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Lithium, a lightweight metal essential to the latest generation of high-tech batteries, possesses two features most investments lack.

For one thing, future demand is nearly certain to surge as battery-driven vehicles grab an increasing share of the automotive market. For another, a handful of companies now dominate production of lithium.

Combine growing demand with today's oligopoly of producers and it's clear why three major U.S.-listed lithium miners have been among the best non-bitcoin investments of 2017. Shares of Sociedad Quimica Y Minera de Chile, the Chilean giant better known as SQM, have surged 80 per cent since January. Over the same period, Albemarle Corp., up 45 per cent, and FMC Corp., up 53 per cent, have also enjoyed dazzling runs.

Are there more profits to come? It seems likely, although investors probably won't see a repeat of this year's gains any time soon.

The biggest reason for optimism is the increasingly positive outlook for electric vehicles. "We have a much more bullish demand outlook" for lithium than a few months ago, says Alex Laugharne, a principal consultant for metals watcher CRU. He points to China's growing push to put more electric cars and trucks on its roads as the primary reason for his optimism.

However, Mr. Laugharne cautions that increasing supply is likely to put a lid on future gains in lithium prices. The metal is found in abundant quantities, most notably in the lithium triangle that sprawls across Chile, Argentina and Bolivia. As smaller players, such as Toronto-listed Orocobre Ltd. and Nemaska Lithium Inc., rush to bring projects on stream and bigger companies move to expand production, surging output will bring the market back into balance within a couple of years.

Lithium carbonate typically fetched around $11,500 (U.S.) a tonne this year, nearly double the prevailing price two years ago. Prices may increase slightly next year, Mr. Laugharne says, but will probably fade back to $9,000 to $10,000 a tonne in 2019.

A similar viewpoint comes from Joel Jackson, an analyst at Bank of Montreal. "We see lithium carbonate prices up a little in 2018 before falling in 2019-2021 and stabilizing" around $10,000 a tonne, he said in a recent report. If prices do stabilize around $10,000 a tonne, existing producers should continue to enjoy strong profit margins, according to Mr. Jackson.

Still, investors would be wise to choose their stocks carefully. Most of the biggest producers are diversified companies with interests that extend well beyond lithium. Each poses its own set of risks.

SQM, for instance, is engaged in a battle with Corfo, the Chilean government economic development agency. The official body has alleged that SQM, the world's second-largest lithium producer, failed to live up to its contractual obligations. Arbitration efforts have fizzled so far and SQM warned in November that it does not expect a resolution until the end of 2018.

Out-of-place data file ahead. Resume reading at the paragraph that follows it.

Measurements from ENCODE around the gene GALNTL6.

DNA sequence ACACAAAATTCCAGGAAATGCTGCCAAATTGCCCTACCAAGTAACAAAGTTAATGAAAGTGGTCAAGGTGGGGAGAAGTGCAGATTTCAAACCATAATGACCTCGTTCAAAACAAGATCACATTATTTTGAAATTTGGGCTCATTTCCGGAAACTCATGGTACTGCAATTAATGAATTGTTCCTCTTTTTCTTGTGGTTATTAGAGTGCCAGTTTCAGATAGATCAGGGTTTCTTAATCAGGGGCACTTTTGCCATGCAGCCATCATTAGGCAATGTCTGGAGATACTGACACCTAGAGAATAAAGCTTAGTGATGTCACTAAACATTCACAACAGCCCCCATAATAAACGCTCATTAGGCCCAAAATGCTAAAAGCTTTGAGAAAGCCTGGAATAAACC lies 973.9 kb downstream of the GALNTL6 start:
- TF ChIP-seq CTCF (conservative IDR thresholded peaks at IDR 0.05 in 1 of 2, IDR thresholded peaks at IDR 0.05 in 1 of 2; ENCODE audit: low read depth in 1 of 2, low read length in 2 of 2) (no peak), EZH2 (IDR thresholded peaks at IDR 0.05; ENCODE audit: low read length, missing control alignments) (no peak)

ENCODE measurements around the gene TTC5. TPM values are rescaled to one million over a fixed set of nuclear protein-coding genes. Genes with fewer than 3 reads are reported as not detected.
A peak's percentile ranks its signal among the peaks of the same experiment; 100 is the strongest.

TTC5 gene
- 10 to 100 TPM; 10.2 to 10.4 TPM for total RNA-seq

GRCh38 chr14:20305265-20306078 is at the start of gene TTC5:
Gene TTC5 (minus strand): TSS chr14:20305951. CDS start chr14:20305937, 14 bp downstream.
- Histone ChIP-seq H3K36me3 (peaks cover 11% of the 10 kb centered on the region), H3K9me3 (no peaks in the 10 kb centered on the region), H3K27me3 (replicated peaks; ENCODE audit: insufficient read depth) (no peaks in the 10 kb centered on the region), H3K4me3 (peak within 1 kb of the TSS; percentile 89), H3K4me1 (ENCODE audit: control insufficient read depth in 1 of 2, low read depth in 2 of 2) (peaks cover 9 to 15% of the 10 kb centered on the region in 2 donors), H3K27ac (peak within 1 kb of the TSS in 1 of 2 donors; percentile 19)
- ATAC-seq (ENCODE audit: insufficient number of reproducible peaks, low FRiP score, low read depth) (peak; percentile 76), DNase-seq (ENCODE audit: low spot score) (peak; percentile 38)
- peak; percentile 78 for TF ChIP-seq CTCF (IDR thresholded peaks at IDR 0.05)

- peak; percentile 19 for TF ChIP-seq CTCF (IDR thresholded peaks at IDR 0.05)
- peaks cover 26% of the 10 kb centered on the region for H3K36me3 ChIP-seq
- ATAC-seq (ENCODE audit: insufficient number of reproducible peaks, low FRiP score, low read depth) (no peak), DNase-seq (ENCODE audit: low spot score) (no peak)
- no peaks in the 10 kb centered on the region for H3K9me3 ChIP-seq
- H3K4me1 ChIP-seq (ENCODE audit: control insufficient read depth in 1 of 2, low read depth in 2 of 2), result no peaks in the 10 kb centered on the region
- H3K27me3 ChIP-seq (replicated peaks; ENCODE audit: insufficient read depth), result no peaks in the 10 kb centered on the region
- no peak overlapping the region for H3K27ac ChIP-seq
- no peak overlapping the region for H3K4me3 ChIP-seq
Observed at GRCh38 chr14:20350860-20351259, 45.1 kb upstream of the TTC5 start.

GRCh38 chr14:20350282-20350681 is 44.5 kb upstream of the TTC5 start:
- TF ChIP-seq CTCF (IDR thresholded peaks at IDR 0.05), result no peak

The outcome of the dispute is key to SQM's future because Chile has declared lithium to be a strategic material and imposes tight quotas on production of the metal. History stands in the way of any easy settlement between the company and the government: SQM was privatized in the 1980s by the government of the country's ex-dictator, Augusto Pinochet, and is still controlled by Julio Ponce Lerou, Mr. Pinochet's former son-in-law. Corfo has declared that Mr. Ponce must give up control of the company before SQM can negotiate any expanded quota for lithium output.

On top of all that, one of SQM's major shareholders, Potash Corp. of Saskatchewan Ltd., has put its 32-per-cent stake up for sale as part of the conditions imposed by India for approving Potash Corp.'s merger with rival Agrium Inc. The stake is expected to fetch $5-billion or more.

In short, investors in SQM are buying into a tangle of political issues as well as an uncertain ownership picture. They also have to factor in the outlook for SQM's other businesses, which include fertilizers and industrial chemicals. Lithium produces only about 27 per cent of the company's sales.

Albermarle, the world's largest miner of lithium, is a much simpler proposition but has its own question marks, related to its rapid growth plans. The company, based in Charlotte, N.C., makes a range of specialty chemicals. For now, Albermarle gets about 40 per cent of its revenues from lithium, but it is expanding aggressively in the area and says it intends to capture half of the growth in the worldwide lithium industry.

FMC, based in Philadelphia, is also a diversified chemical producer. Lithium is responsible for only about 10 per cent of its revenue, making it anything but a pure play on the metal. However, its agricultural chemical business is attractive in its own right.

None of the three major major lithium miners is cheap: SMC trades for 35 times earnings, while Albermarle changes hands at a 47 times multiple and FMC goes for 61 times. For now, Albermarle is Mr. Jackson's preferred way to bet on a lithium future. He has an "outperform" rating on the stock with a $160 target price, well above its current $130 range. It's expensive, he cautions, but "we continue to believe that paying up for Albemarle is prudent."